Choosing a care home with specialist services for dementia

By: Dzhingarov

One in five people over the age of 80 will experience the symptoms of dementia. If a member of your family or someone you care about is experiencing dementia it can be a distressing time. Taking the decision of seeking a specialist care home that can help improve the quality of life for dementia patients and relieve the burden of care from family can be a liberating step. However the key to a successful move into residential care such as Assured Assisted Living is finding the right home that can offer appropriate levels of care.

Care homes and dementia:

Care homes that have purpose built facilities for people with dementia can help improve their quality of life by making the residential care home as close a facsimile as possible to their previous life. These care homes should be homey and comfortable rather than bland and clinical. There should be the opportunity to continue on with hobbies and interests for example arts, crafts, knitting and baking or gardening.

The interior of homes like this care home have been designed specifically to meet the needs of dementia patients. Corridors are decorated with vibrant colours and pictures that help trigger memories so residents can easily locate where they are in the building. There are well-furnished, comfortable social areas where people can relax, entertain guests, watch television or read. There are also important extras like a hair salon on-site. Having your hair and nails done feels great at any age and can really lift the spirits of the residents and of course is a fun way to socialise and chat.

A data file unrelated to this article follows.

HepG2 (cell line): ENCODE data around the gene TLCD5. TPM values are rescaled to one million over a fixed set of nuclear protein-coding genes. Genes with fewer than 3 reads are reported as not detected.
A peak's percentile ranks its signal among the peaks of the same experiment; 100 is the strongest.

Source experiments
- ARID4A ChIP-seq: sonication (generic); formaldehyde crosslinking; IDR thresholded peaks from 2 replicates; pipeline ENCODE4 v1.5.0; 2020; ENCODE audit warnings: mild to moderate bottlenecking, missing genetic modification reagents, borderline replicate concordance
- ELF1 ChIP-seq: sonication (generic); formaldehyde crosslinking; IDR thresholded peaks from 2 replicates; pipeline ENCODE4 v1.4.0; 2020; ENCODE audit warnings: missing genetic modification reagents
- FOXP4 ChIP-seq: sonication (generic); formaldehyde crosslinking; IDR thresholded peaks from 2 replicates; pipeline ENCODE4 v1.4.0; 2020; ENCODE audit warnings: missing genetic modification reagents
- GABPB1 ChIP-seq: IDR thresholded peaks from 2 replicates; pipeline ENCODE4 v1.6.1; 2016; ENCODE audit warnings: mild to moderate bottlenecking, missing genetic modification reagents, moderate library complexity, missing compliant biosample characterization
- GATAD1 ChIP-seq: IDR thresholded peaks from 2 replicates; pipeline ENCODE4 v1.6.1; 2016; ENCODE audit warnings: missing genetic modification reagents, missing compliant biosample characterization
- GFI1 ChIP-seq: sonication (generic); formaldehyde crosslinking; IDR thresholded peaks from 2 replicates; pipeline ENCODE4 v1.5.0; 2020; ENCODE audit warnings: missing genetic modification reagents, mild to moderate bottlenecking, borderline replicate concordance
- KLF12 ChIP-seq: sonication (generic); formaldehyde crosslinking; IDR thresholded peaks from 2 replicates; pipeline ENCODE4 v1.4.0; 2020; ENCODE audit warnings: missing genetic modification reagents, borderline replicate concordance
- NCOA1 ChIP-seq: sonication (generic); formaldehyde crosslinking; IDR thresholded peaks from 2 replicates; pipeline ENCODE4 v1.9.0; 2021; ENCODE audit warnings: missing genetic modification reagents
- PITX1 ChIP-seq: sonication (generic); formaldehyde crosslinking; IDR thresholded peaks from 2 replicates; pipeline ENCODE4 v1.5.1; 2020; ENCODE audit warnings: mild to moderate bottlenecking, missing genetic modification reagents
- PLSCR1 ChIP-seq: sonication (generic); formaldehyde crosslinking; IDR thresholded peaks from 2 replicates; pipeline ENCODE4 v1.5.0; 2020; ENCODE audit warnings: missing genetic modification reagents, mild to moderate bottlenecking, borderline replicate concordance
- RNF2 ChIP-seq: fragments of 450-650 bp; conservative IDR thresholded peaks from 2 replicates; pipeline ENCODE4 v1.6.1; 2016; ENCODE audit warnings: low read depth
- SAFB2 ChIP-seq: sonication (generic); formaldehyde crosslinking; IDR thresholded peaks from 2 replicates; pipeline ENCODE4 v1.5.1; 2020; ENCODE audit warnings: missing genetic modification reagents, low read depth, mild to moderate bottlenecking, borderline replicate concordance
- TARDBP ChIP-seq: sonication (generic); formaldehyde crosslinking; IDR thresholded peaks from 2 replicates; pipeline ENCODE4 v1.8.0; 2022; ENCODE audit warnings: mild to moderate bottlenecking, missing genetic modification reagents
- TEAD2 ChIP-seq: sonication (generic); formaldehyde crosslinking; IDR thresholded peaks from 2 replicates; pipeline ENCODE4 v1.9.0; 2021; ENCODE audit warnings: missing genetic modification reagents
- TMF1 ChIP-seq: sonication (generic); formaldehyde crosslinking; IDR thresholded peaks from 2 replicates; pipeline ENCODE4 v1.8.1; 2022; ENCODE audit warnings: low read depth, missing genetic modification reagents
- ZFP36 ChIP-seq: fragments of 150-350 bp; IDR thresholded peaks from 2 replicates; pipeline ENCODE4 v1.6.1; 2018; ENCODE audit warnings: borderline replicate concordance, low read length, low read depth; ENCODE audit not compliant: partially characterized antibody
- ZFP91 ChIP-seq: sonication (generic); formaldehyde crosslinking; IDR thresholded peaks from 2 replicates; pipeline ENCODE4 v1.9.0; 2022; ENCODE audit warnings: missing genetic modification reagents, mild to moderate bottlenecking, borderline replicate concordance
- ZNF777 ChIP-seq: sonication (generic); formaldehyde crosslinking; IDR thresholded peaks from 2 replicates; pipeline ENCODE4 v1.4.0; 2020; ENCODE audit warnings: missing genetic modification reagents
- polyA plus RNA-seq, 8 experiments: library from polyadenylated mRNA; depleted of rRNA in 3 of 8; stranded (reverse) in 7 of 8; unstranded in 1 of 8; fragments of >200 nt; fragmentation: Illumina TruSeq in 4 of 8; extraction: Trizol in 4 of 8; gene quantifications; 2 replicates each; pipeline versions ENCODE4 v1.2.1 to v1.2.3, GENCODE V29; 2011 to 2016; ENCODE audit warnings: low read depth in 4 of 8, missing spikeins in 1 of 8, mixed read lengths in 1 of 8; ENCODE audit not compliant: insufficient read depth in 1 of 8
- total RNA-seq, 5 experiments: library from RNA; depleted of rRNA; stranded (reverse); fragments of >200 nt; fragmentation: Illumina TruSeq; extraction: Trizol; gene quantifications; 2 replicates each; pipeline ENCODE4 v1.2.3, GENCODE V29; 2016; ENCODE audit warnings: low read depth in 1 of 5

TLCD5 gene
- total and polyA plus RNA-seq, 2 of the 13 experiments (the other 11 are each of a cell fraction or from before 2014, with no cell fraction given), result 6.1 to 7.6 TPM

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dementia care home
Bob Jones [CC-BY-SA-2.0], via Wikimedia Commons

Care homes with a special focus on dementia will also include things like sensory gardens which are designed to enhance the experience of being outside through the use of colours, aromas, sounds and textures. Gardening has been highlighted as a great therapy for dementia patients and there should be a garden club area where residents can meet, socialise and re-connect with nature. When looking at a care home’s garden check there are no steep sloping areas, plants with thorns or poisonous berries or unstable paving slabs. Also it should be easy to access and have seats in shaded locations. Basically it should be safe and appealing for everyone to use and as a bonus if there are play sets for children this is a great way to help normalise visits for younger relatives.

Another great innovation to help people with dementia in care homes are night owl clubs. Residents who are awake and active at night are able to take part in activities and have access to food despite the late hour. A really good care home will take a person-centred approach to everything they do. Individuals will be treated with respect and dignity and carers will take the time to get to know people, their life history and make connections with their friends and relatives. The result of this is residents who are able to enjoy as much independence coupled with leading full lives with appropriate mental and physical stimulation.

The cost of dementia care can vary depending on the level of care and of course the duration of the stay. There may be charges for 24-hour care, laundry, activities and therapy, home cooked food and private bedrooms. Any home should be able to give you a transparent list of these charges up front. Make sure you have an in-depth conversation about costs before committing to anything. Your choice of home must tally up with the right location, level of care and affordability.

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What do you think makes a great care environment for someone with dementia?